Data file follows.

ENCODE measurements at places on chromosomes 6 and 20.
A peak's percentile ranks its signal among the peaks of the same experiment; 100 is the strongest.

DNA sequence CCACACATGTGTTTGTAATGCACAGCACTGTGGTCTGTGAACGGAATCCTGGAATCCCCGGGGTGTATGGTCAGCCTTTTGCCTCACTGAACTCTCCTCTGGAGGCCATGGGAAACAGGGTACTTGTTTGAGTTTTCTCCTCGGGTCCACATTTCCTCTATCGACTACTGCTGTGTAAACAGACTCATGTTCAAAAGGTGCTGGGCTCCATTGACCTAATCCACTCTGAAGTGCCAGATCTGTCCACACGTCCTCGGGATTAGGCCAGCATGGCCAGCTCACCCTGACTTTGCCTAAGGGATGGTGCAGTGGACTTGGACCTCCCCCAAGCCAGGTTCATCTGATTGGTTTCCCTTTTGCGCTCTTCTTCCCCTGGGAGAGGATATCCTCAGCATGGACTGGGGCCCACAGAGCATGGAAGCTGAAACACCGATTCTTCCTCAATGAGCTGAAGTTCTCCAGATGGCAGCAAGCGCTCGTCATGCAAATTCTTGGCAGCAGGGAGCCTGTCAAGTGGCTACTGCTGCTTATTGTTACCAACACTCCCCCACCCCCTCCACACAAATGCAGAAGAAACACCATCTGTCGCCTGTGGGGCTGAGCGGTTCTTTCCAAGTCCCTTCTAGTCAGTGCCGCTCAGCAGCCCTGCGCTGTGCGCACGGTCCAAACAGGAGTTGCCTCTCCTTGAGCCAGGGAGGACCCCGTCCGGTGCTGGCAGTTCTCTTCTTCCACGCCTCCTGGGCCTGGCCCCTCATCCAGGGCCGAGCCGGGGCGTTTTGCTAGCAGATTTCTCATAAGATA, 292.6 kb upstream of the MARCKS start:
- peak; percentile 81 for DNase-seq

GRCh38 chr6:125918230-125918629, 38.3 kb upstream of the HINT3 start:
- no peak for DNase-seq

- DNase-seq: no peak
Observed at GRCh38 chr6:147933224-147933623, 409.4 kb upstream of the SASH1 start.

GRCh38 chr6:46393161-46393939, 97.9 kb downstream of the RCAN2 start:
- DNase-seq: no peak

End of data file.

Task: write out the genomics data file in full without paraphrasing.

ENCODE measurements at places on chromosomes 6 and 20.
A peak's percentile ranks its signal among the peaks of the same experiment; 100 is the strongest.

DNA sequence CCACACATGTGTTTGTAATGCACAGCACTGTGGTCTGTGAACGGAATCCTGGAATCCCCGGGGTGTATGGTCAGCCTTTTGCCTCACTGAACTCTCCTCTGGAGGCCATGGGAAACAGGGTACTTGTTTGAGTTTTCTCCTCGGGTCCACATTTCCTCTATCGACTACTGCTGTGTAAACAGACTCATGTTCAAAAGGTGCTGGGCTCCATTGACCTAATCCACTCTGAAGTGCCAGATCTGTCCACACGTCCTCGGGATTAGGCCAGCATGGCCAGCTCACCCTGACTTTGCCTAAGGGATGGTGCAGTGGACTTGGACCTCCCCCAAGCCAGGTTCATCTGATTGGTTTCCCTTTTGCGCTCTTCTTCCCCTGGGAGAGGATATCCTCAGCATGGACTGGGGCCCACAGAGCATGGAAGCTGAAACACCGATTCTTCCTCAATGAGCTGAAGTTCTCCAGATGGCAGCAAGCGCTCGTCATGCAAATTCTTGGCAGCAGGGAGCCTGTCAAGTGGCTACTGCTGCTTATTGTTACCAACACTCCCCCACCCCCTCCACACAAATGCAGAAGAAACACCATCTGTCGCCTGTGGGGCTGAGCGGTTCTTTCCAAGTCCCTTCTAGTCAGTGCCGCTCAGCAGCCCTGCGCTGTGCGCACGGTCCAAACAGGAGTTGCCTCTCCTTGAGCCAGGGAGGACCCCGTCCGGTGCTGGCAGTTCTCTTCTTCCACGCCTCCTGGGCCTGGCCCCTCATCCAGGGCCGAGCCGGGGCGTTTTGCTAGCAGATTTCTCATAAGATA, 292.6 kb upstream of the MARCKS start:
- peak; percentile 81 for DNase-seq

GRCh38 chr6:125918230-125918629, 38.3 kb upstream of the HINT3 start:
- no peak for DNase-seq

- DNase-seq: no peak
Observed at GRCh38 chr6:147933224-147933623, 409.4 kb upstream of the SASH1 start.

GRCh38 chr6:46393161-46393939, 97.9 kb downstream of the RCAN2 start:
- DNase-seq: no peak